Ask the Flight Surgeon / By MAJ Sonya Horwell, M.D: Q: Doc, I want to stop smoking. What resources are available? Can I use any medications and still remain on flight status?
FS: You are making the right choice. More than 400,000 deaths in the United States are attributed to cigarette smoking every year. Studies have shown associations between smoking and coronary heart disease, lung disease, peptic ulcer disease, impotence, and pregnancy complications. It also has been shown to increase your risk of developing certain cancers within the lungs, head, neck, esophagus, pancreas, and bladder. In addition, smoking accelerates skin aging and causes unsightly yellowing of your fingers and teeth. However, you can decrease your risk and even completely reverse many of the effects from cigarette smoking by quitting. After one year, you can reduce the risk of dying from coronary heart disease by 50% as compared to your peers who continue to smoke. After two years, your risk of coronary heart disease will be equal that of a non-smoker. It is definitely never too late to stop smoking.
Secondhand smoke exposure is linked to 40,000 deaths each year. By quitting, you are also improving the health of your immediate family and friends. Children who are exposed to secondhand smoke are more likely to develop asthma, respiratory infections, ear infections, or die from sudden infant death syndrome (SIDS). Adults with secondhand smoke exposure are at increased risk of developing coronary heart disease, stroke, and lung cancer. For some people, the health of their family and friends may be the strongest motivation for kicking the habit.
What resources are available?
Resources available to quit smoking are endless. A great place to start is your family and friends. Their support should be a fundamental part of your plan. Let them know of your intentions and how they can support you through the process. Next, you can call the nationwide hotline: 1-800-QUIT-NOW or visit the DOD’s website: www.ucanquit2.org. These resources will help you develop a plan to stop smoking and ways to remain smoke-free. For your smartphone, go to smokefree.gov and try their smoke-free apps and personalized daily text messages. You can create your individualized “quit plan” to ensure you are ready for success. Don’t forget to arrange an appointment with your primary care provider. He or she can direct you to a counselor, support groups, other local resources, and discuss potential nicotine replacement or medication options.
If I need medications to help me quit, what can I take while on flight status?
Nicotine replacement therapy (NRT) and bupropion (Zyban) are the two options available while on flight status. Your local flight surgeon is responsible for prescribing and managing your medications for tobacco cessation. Using these therapies in combination with individual or group counseling is highly encouraged.
NRT comes in the form of a patch, inhaler, or gum. Anticipate that you will be grounded for 72 hours following the start of NRT to ensure you don’t exhibit any side effects that could interfere with your air crewmember duties. Also, you will be required to keep frequent follow-up appointments (72 hours, two weeks, and then monthly) for your flight surgeon to track your progress. Nicotine gum may not be used while in the aircraft. However, patches may be used while in flight, but your flight surgeon may restrict you to only flying with another rated aviator. Keep in mind that you need to abstain from smoking while on NRT. If you relapse while on NRT, you are required to immediately self-ground and report to your flight surgeon due to the potential for side effects.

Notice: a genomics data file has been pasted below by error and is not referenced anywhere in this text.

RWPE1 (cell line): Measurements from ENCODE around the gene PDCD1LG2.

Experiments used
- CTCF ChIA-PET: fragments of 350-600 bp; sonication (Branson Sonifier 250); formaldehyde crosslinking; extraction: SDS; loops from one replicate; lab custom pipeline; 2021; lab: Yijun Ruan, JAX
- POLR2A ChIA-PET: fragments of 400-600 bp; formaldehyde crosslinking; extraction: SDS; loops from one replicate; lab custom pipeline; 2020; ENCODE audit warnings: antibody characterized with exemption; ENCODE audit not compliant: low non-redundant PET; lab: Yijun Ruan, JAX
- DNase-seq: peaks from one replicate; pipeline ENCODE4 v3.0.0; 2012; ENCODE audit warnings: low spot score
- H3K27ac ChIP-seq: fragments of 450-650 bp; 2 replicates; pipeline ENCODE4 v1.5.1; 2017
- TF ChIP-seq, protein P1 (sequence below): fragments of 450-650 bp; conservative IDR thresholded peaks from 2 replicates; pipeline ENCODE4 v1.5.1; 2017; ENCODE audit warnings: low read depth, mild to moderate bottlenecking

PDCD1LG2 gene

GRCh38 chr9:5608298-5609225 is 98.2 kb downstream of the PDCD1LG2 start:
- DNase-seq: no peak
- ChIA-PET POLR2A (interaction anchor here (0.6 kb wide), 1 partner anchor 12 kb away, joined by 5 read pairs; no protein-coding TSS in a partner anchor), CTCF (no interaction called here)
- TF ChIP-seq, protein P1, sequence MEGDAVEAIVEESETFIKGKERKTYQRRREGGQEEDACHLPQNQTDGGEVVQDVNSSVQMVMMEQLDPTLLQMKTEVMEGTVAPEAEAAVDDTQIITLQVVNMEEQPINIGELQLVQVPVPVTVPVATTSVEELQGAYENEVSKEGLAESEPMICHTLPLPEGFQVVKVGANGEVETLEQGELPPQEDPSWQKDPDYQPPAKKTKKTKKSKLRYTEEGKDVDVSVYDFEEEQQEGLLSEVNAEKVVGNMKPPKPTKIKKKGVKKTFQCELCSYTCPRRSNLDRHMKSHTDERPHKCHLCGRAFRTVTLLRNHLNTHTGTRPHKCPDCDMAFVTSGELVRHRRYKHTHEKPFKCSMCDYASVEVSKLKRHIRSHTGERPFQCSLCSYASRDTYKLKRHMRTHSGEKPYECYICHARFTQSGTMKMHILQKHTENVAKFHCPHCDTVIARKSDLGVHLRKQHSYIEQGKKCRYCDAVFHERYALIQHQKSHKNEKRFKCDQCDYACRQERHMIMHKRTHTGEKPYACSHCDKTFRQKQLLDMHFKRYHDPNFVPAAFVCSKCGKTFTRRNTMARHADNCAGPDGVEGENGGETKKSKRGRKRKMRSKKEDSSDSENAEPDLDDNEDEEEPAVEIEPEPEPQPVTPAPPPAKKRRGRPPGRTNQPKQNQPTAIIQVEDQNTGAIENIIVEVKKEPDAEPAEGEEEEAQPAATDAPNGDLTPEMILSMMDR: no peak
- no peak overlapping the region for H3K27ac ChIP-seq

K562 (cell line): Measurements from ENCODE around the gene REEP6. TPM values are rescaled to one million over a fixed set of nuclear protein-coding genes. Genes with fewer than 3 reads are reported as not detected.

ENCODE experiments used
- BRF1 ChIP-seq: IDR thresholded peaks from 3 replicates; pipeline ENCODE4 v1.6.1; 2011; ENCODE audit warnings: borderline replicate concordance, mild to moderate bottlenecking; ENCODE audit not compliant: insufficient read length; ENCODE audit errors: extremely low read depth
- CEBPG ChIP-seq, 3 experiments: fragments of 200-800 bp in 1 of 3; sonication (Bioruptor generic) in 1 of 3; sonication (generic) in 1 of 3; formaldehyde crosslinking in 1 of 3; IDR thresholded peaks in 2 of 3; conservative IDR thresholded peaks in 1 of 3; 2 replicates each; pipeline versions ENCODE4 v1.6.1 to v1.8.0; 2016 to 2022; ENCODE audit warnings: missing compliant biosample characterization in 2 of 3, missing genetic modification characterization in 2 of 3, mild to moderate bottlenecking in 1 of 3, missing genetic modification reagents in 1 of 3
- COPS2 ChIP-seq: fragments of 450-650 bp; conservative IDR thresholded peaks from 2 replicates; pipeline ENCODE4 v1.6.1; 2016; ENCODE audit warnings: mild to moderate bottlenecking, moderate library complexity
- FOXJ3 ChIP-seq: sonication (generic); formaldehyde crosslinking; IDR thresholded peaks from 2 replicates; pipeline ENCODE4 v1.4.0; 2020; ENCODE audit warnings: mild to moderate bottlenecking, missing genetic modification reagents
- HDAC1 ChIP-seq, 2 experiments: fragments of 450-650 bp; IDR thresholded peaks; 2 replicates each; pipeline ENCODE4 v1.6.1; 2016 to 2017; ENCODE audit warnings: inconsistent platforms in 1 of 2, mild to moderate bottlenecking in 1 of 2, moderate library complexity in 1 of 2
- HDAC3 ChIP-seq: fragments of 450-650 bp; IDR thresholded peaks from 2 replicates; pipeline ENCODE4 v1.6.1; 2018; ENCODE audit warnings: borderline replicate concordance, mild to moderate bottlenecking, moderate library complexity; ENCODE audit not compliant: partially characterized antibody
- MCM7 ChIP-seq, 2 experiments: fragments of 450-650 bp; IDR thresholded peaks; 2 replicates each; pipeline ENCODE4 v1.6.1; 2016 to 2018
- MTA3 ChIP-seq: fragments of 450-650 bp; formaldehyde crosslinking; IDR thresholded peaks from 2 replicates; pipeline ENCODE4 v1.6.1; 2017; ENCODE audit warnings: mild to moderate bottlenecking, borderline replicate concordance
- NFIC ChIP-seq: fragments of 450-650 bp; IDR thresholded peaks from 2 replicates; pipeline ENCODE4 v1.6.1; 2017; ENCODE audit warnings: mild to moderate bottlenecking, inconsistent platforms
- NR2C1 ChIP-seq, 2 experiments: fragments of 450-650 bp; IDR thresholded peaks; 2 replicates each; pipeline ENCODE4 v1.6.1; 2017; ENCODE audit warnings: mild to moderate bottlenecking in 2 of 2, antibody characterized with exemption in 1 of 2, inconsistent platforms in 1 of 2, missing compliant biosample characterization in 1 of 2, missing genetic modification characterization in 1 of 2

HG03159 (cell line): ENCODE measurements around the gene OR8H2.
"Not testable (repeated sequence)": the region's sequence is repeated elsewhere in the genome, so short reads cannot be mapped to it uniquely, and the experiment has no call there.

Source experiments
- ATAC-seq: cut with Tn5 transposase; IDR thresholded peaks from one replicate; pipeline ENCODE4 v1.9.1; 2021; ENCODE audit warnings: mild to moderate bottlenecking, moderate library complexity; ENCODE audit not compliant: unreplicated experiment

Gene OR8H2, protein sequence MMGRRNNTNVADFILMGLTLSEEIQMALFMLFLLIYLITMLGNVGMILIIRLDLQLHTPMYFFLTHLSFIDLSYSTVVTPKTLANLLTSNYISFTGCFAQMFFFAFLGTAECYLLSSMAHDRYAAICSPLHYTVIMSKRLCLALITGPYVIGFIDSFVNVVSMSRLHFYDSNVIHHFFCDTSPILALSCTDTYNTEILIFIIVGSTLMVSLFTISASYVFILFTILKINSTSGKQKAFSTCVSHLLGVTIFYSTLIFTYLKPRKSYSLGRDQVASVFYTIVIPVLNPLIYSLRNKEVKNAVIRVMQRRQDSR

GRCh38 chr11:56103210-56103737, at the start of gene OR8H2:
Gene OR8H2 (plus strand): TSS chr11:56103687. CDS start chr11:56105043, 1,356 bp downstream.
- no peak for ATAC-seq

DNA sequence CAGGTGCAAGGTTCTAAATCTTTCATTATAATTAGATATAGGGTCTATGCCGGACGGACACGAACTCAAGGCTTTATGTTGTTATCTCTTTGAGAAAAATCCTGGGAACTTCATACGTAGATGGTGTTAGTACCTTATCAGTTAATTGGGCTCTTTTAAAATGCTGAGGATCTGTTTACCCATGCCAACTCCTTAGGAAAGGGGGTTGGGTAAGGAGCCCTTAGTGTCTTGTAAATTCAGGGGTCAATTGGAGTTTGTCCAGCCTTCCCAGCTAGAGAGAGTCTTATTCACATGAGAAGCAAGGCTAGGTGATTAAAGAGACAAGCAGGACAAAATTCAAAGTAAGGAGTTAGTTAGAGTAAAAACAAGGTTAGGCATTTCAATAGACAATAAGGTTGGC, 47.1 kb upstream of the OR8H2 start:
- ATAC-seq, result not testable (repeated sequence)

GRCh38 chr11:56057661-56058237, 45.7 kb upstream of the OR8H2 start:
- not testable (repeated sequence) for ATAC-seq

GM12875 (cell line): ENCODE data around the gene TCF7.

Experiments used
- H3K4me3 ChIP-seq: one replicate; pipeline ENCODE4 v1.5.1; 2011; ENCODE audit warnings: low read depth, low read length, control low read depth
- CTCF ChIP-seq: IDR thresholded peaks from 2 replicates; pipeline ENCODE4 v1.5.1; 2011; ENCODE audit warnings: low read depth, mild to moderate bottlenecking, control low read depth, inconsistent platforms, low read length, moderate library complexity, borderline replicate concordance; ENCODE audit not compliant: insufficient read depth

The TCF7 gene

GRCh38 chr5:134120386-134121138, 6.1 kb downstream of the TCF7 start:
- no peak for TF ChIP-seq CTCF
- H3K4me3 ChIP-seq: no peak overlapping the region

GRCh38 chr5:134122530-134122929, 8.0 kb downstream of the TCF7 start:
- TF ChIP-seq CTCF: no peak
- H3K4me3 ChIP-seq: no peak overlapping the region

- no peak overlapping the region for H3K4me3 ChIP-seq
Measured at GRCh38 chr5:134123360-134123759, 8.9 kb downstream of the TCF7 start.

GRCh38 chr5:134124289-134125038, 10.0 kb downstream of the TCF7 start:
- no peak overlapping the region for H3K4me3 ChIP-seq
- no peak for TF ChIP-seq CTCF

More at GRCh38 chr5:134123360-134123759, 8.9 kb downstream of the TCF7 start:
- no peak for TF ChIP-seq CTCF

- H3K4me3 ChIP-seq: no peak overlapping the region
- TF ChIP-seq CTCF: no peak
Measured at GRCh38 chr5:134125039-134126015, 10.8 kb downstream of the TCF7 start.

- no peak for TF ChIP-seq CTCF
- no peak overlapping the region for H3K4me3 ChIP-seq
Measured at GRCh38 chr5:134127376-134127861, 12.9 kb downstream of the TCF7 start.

To start bupropion (Zyban) therapy, your flight surgeon will screen you for any chronic medical problems that would preclude your use. Anticipate two weeks of grounding when starting the medication so your flight surgeon can closely monitor for side effects including insomnia, increased blood pressure, mood changes and seizures. If you remain free of side effects during the initial two week period, your flight surgeon may issue a temporary upslip. Follow-up appointments will occur every two weeks until you are eventually weaned off the medication.
In conclusion, cigarette smoking is a deadly habit for both yourself and your loved ones. It remains the leading cause of preventable death in the US. Quitting is not an easy task, but the health rewards are substantial. Develop a plan to quit and use available resources including family and friends, your primary care provider, and websites like smokefree.gov. If you think you might need medications to help you quit, contact your local flight surgeon to help you select the right medication, monitor your progress, and bring you back up on flight status when the time is right.
MAJ (Dr.) Sonya B. Horwell is a flight surgeon at the U.S. Army School of Aviation Medicine, Fort Rucker, AL.